Europe

Berlusconi may call Clooney and Ronaldo as witnesses

Silvio Berlusconi leaves the Justice Palace in Milan, 22 November
Image caption Mr Berlusconi was in court in Milan for a corruption case on Tuesday

An Italian court has ruled that Silvio Berlusconi may call the actor George Clooney and footballer Cristiano Ronaldo as witnesses at his sex trial.

The Italian ex-prime minister is accused of paying for sex with an under-age prostitute.

Alleged prostitute Karima El Mahroug has said Clooney was at a dinner in Mr Berlusconi's house - a claim he denies.

Testimony from Clooney would undermine her credibility, a BBC correspondent says.

Clooney and Ronaldo are among 78 people Mr Berlusconi's lawyers have named as possible defence witnesses.

The prosecution has drawn up a list of 136 witnesses, including Ms Mahroug, a Moroccan-born nightclub dancer who is often known by her stage name Ruby.

It is by no means certain that all the witnesses will be summoned to the trial, the BBC's Alan Johnson reports from Rome.

Mr Berlusconi, who is also accused of abuse of office, faces up to 15 years in jail if found guilty.

He denies any wrongdoing and says the charges are politically motivated.

Denials

The trial, which opened in April, has been delayed by procedural issues.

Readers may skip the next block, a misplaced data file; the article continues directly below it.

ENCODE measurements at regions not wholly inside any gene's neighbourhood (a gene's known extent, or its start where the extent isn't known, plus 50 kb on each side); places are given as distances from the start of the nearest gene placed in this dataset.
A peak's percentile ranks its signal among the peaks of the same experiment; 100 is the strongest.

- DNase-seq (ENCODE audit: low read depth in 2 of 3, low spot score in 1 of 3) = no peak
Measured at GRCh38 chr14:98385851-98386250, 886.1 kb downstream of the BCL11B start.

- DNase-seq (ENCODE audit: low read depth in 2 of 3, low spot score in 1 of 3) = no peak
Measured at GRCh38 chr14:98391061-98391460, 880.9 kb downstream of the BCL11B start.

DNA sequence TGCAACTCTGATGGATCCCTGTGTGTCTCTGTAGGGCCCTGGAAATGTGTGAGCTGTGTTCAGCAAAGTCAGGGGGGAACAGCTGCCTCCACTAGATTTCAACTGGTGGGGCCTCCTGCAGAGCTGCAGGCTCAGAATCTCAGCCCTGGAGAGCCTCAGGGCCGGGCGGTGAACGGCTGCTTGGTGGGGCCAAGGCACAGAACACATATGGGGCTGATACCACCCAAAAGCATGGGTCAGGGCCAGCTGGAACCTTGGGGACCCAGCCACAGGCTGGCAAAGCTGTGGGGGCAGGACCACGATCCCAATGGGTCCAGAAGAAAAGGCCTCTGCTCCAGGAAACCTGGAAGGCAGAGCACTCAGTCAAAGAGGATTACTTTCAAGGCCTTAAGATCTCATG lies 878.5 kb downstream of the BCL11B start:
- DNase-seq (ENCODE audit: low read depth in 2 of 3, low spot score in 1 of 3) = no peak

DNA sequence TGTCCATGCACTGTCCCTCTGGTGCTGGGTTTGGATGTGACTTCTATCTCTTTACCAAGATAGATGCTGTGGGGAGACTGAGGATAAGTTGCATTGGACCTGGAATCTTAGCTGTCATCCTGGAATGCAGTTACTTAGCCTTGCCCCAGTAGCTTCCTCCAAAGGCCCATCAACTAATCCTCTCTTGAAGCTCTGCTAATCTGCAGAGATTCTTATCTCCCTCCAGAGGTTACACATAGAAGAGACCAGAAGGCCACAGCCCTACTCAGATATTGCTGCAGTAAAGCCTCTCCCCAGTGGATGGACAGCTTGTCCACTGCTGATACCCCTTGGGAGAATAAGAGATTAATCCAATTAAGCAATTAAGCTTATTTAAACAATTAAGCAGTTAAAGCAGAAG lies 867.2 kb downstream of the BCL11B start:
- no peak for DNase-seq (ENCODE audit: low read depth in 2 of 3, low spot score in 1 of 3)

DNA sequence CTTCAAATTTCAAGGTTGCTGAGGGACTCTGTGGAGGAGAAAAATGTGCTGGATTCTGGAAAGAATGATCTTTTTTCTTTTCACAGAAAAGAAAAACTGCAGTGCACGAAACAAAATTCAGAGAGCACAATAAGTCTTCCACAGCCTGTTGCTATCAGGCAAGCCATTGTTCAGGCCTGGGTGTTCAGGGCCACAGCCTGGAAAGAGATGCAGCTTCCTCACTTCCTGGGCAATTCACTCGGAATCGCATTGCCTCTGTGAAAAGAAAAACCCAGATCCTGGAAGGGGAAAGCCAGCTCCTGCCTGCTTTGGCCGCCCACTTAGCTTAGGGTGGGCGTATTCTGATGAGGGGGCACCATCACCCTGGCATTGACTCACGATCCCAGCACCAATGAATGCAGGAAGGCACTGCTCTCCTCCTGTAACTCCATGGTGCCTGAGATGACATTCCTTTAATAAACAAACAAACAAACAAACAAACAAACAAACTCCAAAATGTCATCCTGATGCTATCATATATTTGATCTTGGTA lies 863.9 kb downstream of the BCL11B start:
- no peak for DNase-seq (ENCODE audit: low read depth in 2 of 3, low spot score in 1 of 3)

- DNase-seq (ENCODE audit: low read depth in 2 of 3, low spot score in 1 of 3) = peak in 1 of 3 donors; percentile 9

Prosecutors allege that the Italian leader paid for sex with Ms Mahroug while she was still 17, an offence under Italian law. They maintain that the prime minister had sex with her on 13 occasions.

Mr Berlusconi, who resigned as prime minister earlier this month amid Italy's mounting economic problems, denies having sex with Ms Mahroug.

Image caption Ronaldo denies having sex with Ms El Mahroug

She has also denied having sex with him, or being a prostitute.

The abuse of office charge relates to an intervention by Mr Berlusconi to have Ms Mahroug released from police custody.

Mr Berlusconi is also a defendant in several corruption trials in Milan, and attended a tax fraud hearing on Tuesday.

A court official quoted by AFP news agency on Wednesday said the judge in the sex trial would decide on a case-by-case basis whether specific witnesses would be called.

"Usually if they're called they have to come but if they didn't come, we wouldn't send the police after them," the official said.

In an interview with Time magazine in October, Clooney said he had been called by Mr Berlusconi's lawyers.

"I spoke to their people and said, 'I will come and testify if you'd like,' because I wasn't at the party that I was said to have been at," he said.

"I wasn't at his 'bunga bunga' party," he added, referring to the nickname for the alleged sex parties at Mr Berlusconi's house.

Clooney added that he had been at "another party" which he attended in order to speak about the humanitarian crisis in Darfur.

Ronaldo, who plays for Real Madrid, has been called by the defence because Ms El Mahroug alleges she had sex with him - an allegation he denies.